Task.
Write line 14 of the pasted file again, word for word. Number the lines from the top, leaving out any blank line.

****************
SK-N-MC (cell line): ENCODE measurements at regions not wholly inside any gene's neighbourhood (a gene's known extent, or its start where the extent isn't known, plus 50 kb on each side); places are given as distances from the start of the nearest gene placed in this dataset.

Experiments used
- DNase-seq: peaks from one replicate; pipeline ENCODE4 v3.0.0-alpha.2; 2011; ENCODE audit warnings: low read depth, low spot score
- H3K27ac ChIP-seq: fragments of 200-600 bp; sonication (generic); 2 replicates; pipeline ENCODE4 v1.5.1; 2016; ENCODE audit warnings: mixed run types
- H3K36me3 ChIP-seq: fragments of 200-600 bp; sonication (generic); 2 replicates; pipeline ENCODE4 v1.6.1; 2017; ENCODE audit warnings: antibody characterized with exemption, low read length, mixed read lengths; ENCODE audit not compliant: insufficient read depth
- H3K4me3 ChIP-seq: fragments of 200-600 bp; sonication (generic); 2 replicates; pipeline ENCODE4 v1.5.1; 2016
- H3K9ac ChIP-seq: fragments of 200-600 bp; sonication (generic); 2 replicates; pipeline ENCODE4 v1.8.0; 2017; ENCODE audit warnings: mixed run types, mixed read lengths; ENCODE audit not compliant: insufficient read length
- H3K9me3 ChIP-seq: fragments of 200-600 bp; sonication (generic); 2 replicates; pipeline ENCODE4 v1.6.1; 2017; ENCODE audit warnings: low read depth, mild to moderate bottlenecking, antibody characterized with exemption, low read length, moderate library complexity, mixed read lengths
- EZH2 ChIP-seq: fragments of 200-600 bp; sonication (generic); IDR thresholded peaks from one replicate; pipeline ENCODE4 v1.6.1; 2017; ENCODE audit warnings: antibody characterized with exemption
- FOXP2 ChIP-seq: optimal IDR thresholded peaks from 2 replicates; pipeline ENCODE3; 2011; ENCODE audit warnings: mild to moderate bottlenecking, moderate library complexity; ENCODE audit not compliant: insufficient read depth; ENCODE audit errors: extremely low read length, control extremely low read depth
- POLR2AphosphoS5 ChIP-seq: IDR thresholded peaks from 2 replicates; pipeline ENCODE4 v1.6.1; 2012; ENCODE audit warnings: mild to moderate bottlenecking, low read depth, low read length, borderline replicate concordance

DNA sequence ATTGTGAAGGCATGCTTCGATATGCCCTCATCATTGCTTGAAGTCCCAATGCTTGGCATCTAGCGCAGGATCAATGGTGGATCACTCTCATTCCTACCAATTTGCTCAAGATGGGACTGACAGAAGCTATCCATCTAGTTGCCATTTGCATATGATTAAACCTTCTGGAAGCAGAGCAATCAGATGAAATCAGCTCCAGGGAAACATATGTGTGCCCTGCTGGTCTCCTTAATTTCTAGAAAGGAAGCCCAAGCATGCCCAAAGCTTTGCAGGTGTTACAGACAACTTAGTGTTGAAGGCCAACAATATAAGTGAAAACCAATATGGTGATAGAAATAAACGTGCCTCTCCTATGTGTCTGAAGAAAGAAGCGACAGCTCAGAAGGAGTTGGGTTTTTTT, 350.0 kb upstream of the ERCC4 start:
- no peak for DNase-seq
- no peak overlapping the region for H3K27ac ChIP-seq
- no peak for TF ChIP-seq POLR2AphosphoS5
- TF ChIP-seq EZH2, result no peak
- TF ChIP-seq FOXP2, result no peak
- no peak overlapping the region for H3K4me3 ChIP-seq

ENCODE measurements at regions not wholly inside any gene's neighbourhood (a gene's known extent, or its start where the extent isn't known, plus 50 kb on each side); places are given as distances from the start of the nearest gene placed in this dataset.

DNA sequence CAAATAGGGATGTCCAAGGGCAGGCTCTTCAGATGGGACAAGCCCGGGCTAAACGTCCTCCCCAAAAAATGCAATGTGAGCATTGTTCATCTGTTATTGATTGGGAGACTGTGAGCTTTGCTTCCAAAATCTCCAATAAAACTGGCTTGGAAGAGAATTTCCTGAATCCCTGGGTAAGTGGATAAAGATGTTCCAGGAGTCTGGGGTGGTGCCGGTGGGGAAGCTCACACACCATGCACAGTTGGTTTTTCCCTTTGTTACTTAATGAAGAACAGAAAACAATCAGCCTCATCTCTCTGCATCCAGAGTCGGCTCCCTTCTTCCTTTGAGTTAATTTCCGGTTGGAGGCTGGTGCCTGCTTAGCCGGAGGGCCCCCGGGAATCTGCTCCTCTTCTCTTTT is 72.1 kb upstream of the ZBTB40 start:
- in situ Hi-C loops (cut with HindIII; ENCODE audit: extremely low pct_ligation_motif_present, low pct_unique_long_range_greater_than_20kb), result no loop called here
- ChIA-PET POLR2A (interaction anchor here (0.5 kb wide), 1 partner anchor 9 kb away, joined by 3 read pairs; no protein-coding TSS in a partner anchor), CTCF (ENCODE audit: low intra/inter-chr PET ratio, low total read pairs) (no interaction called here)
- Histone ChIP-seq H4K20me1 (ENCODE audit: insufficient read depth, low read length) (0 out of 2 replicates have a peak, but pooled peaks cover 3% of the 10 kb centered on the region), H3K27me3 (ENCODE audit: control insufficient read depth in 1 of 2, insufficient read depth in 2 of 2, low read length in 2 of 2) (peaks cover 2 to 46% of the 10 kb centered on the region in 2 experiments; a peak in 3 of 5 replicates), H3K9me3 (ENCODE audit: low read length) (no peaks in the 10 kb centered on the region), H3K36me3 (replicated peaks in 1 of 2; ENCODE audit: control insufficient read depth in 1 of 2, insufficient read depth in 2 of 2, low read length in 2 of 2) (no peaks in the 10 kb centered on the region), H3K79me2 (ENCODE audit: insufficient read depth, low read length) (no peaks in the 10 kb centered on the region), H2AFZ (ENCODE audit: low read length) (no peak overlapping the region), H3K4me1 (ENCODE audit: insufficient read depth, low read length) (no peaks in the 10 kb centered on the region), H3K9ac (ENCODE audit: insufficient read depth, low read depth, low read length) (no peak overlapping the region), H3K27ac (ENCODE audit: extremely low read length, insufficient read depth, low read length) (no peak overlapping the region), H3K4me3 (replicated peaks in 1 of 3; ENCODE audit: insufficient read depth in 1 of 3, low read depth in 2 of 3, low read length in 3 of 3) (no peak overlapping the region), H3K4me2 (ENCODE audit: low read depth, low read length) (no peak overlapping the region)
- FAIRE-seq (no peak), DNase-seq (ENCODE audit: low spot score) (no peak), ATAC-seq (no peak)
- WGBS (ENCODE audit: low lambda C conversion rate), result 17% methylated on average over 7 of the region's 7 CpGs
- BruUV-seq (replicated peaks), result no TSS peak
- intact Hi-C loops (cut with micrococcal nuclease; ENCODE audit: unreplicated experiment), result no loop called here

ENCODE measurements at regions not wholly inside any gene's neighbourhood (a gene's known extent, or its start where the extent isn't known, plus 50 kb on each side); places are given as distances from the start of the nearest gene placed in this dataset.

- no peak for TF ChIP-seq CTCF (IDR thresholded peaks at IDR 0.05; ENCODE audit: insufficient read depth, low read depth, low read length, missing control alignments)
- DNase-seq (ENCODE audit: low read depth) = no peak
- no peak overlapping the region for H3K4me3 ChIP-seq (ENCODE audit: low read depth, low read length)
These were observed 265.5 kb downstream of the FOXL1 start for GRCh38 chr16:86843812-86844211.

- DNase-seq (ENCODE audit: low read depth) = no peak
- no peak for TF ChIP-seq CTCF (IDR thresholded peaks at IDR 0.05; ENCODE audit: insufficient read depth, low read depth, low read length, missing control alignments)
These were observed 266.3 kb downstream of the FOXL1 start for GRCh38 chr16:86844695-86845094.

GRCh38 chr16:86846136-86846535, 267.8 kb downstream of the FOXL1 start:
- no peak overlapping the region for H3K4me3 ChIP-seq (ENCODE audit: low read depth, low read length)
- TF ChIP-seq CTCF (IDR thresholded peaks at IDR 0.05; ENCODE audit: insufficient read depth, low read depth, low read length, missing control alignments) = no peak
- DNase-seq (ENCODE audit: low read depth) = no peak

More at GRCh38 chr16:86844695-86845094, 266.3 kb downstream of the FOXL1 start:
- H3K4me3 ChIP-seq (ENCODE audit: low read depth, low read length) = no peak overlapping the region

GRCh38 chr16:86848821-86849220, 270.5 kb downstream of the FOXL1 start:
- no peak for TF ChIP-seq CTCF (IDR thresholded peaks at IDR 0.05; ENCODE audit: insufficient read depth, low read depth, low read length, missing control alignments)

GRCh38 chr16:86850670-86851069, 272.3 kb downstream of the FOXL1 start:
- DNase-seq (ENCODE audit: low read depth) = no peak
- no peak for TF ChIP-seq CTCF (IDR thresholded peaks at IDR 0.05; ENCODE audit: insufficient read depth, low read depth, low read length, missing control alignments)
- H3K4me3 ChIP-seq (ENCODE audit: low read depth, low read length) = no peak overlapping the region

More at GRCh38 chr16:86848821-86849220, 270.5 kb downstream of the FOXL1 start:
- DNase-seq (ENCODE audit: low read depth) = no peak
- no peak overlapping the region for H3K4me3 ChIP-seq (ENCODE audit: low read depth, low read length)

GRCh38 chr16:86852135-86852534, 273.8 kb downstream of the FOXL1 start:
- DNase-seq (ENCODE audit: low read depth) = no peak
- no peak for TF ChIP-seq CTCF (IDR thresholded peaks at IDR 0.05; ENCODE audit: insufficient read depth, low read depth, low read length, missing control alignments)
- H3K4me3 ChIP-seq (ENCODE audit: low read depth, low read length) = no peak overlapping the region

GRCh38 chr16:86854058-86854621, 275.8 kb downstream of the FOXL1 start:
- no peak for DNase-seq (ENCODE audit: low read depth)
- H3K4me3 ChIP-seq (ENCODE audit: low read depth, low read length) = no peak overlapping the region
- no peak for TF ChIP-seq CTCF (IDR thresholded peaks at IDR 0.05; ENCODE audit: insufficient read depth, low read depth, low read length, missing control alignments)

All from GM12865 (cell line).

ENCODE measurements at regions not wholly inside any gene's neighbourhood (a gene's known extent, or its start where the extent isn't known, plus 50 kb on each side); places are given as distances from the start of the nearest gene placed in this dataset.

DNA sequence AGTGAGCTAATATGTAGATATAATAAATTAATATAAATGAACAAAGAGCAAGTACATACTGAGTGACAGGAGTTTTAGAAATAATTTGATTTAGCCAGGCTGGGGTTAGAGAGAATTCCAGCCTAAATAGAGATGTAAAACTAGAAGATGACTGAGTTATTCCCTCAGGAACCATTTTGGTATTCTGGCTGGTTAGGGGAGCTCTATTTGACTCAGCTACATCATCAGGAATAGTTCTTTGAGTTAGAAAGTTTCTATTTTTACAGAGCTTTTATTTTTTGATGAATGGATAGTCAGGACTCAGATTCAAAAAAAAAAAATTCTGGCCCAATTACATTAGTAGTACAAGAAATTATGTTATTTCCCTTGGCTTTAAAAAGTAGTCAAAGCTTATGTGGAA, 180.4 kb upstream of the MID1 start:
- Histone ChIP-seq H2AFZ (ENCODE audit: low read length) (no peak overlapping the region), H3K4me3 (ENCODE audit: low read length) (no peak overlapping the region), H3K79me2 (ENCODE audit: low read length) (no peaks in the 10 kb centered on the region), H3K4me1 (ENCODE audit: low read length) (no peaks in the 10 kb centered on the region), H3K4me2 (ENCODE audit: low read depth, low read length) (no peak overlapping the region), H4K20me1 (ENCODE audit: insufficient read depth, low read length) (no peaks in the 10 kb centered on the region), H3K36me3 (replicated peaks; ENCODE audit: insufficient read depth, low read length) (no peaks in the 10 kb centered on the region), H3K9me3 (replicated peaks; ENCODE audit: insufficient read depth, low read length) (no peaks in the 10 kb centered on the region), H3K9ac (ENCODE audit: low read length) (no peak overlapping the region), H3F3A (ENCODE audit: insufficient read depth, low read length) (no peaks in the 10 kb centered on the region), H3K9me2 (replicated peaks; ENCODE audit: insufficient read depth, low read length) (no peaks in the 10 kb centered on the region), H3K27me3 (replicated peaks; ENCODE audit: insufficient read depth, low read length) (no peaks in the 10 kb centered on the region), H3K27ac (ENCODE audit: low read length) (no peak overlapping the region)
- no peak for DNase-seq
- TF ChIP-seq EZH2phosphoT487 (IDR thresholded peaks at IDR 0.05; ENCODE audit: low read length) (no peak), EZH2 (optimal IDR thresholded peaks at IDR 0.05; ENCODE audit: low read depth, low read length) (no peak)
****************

- no peak overlapping the region for H3K27ac ChIP-seq